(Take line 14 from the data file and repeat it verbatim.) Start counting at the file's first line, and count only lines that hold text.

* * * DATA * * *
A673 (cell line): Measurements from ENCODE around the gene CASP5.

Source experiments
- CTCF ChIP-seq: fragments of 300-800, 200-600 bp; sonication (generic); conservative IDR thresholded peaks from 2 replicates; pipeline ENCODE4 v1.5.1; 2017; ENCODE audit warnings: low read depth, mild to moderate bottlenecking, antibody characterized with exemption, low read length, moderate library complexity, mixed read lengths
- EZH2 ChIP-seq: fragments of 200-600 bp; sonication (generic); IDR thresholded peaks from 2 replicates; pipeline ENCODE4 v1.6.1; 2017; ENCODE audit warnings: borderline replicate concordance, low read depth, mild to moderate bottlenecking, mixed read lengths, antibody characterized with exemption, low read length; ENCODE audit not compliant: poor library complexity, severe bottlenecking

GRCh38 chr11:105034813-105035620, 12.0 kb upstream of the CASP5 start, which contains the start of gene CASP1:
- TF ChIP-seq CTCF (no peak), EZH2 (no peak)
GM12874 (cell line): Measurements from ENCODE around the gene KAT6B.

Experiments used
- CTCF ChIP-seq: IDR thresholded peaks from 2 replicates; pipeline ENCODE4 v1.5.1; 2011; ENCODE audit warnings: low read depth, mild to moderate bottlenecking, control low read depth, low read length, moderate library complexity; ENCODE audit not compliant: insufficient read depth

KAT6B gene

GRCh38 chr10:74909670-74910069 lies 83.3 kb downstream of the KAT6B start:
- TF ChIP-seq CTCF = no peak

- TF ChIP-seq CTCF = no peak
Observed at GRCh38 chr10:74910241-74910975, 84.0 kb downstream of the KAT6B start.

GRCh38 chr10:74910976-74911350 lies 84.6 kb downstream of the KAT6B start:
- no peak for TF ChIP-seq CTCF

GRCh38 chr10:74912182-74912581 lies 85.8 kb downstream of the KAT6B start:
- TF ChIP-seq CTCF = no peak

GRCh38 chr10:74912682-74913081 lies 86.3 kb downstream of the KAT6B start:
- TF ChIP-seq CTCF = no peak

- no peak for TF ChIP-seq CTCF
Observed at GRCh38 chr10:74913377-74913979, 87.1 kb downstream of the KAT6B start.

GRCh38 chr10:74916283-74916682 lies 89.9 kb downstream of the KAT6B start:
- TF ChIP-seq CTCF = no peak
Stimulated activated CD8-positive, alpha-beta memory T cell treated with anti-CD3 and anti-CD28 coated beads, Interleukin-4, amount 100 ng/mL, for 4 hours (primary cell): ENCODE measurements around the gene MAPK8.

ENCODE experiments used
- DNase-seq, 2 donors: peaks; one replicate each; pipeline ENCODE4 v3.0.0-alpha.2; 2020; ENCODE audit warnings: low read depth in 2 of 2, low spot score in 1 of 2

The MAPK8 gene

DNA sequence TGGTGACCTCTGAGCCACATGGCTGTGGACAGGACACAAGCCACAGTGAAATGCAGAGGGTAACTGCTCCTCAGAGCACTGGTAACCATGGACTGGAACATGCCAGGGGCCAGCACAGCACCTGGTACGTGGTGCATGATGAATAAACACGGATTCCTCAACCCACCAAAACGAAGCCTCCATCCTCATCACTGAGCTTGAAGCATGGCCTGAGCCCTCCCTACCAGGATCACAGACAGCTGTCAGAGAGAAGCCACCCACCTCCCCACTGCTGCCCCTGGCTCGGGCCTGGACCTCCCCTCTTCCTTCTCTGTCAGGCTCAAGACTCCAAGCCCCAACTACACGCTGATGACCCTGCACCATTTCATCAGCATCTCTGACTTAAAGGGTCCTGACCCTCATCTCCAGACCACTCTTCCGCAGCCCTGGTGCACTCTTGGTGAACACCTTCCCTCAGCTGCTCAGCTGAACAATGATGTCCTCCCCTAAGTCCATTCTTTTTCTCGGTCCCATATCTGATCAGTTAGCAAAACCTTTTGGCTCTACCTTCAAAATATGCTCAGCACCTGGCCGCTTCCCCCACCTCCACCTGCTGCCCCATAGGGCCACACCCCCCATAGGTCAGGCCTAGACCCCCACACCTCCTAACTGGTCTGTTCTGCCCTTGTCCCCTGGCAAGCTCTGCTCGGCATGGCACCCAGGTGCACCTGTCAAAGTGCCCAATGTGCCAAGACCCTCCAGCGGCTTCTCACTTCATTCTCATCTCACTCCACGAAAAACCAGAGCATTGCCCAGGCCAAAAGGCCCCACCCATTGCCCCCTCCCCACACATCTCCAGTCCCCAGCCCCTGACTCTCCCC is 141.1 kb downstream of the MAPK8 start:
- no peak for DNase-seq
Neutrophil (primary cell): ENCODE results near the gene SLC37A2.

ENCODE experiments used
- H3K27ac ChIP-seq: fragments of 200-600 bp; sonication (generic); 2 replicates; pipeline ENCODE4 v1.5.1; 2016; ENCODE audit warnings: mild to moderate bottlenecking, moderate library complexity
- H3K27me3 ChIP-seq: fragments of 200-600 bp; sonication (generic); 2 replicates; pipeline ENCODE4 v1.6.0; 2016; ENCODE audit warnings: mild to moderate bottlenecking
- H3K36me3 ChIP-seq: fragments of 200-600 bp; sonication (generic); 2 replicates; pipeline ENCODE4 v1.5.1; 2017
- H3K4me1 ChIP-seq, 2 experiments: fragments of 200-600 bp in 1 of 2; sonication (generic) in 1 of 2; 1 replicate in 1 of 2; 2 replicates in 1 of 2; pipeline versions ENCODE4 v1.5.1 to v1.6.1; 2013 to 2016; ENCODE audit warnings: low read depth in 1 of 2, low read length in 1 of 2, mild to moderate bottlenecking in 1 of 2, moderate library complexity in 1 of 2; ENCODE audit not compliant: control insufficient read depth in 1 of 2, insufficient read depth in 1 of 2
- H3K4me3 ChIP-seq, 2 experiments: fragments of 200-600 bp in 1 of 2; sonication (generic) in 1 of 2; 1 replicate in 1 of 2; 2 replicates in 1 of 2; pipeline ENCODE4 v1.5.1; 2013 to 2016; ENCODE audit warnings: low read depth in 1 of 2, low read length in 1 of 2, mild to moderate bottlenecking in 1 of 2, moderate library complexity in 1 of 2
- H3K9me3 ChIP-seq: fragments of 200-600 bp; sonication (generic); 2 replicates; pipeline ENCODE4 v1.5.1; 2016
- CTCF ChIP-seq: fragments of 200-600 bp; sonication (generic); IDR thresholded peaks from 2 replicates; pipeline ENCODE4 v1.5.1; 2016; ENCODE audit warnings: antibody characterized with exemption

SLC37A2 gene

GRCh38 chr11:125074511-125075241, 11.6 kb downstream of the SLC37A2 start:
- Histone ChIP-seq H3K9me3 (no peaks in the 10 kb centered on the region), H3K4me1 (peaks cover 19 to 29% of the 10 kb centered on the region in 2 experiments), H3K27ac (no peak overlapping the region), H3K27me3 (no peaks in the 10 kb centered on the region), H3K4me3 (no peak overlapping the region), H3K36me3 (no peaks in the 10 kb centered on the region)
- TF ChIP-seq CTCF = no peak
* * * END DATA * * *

Observed at GRCh38 chr10:74910241-74910975, 84.0 kb downstream of the KAT6B start.